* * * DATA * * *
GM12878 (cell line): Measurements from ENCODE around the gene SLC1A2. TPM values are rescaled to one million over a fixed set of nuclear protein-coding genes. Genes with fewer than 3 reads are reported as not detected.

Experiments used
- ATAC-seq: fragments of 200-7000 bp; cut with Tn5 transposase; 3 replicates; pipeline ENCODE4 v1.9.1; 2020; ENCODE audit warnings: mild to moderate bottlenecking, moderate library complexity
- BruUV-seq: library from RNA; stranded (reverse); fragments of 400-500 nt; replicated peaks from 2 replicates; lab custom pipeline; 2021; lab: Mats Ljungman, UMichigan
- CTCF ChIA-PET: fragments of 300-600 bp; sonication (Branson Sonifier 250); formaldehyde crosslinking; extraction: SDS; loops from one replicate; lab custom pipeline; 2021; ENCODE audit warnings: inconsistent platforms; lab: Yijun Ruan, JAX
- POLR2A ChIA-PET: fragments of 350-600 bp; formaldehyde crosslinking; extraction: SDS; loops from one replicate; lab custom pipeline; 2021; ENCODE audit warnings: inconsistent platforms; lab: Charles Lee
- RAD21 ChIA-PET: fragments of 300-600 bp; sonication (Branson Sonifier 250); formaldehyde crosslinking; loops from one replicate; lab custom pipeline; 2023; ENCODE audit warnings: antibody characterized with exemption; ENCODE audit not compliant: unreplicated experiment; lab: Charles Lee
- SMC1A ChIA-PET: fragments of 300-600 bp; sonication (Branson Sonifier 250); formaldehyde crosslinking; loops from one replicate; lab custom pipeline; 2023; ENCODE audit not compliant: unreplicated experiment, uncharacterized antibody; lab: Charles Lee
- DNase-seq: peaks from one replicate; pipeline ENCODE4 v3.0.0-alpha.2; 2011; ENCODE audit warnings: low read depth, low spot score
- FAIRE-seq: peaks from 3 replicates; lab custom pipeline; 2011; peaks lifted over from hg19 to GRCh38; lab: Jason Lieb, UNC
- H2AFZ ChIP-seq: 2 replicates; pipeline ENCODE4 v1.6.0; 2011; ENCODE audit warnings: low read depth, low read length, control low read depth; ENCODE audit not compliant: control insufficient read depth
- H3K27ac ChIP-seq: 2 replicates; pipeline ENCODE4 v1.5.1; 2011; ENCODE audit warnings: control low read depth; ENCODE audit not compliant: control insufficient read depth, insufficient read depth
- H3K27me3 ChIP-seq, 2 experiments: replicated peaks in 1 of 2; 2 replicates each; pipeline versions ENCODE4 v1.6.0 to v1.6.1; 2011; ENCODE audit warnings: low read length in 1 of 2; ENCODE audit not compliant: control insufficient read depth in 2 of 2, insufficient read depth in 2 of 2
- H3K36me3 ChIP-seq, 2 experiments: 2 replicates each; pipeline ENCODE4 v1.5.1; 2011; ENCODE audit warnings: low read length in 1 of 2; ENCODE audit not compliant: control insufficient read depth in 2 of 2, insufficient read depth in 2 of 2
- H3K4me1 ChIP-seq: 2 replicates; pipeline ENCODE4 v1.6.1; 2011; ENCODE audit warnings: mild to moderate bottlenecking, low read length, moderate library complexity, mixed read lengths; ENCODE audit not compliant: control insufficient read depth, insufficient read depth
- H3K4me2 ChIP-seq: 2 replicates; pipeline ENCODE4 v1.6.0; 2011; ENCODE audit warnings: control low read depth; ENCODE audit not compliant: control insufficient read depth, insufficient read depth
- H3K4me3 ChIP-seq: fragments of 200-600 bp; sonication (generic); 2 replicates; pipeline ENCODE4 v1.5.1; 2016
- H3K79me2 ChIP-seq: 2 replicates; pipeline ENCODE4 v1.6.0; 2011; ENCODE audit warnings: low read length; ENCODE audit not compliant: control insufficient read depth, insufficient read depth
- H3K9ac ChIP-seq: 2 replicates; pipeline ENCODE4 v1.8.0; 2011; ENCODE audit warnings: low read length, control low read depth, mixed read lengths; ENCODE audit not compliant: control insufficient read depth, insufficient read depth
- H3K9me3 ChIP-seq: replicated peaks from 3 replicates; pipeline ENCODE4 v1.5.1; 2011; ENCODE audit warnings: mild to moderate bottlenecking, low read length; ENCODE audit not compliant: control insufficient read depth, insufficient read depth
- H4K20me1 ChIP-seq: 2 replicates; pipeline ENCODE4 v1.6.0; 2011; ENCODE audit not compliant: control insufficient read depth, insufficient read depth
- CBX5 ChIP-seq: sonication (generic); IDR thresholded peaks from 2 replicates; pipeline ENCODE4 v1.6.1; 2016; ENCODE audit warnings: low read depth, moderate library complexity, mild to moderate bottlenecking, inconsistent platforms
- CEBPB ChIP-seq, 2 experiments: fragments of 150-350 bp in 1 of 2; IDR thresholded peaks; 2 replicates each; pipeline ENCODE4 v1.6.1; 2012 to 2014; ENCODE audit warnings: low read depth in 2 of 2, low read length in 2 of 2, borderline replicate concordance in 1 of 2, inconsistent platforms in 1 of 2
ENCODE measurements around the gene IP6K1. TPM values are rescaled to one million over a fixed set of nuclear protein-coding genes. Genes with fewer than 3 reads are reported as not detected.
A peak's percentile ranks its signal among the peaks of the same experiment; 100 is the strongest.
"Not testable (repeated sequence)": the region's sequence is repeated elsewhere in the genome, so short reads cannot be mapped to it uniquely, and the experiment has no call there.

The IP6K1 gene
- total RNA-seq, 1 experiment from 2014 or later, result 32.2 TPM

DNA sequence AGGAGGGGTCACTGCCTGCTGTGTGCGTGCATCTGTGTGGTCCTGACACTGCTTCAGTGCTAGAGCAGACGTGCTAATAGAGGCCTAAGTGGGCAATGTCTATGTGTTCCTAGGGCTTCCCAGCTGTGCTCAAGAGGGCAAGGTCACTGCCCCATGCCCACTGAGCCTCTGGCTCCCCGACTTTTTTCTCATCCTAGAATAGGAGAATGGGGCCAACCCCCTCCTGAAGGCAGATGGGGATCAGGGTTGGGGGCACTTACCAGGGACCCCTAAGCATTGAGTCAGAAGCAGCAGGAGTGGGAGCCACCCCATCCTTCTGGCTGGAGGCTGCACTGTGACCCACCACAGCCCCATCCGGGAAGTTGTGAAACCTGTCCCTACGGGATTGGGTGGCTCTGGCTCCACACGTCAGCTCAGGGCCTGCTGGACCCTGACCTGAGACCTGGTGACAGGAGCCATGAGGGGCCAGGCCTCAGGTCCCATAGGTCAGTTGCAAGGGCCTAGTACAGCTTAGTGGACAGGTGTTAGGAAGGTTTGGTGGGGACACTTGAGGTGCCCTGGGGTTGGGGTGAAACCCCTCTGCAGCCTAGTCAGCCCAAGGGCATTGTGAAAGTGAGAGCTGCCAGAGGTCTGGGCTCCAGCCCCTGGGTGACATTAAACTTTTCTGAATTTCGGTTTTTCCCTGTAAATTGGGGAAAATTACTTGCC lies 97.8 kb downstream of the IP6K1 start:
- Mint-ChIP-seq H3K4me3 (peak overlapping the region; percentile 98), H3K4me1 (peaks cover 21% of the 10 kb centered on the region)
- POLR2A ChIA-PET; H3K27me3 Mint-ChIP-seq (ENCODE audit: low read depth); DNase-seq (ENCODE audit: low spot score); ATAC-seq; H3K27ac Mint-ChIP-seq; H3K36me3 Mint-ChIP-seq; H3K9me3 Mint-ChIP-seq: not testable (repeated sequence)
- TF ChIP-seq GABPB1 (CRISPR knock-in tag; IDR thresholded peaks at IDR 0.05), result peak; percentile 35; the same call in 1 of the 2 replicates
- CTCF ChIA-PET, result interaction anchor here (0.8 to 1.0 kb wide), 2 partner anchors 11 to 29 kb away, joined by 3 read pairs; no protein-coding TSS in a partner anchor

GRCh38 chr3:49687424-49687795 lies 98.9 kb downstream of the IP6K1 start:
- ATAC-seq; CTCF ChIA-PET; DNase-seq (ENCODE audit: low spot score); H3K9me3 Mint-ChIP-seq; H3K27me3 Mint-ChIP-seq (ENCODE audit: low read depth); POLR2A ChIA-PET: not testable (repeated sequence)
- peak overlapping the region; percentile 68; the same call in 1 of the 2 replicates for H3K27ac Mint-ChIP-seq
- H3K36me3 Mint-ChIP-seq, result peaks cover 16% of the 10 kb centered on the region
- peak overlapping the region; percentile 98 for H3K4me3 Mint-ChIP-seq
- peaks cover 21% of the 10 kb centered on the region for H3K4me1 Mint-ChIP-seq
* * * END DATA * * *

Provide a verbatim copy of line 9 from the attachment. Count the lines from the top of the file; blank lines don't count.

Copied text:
- DNase-seq: peaks from one replicate; pipeline ENCODE4 v3.0.0-alpha.2; 2011; ENCODE audit warnings: low read depth, low spot score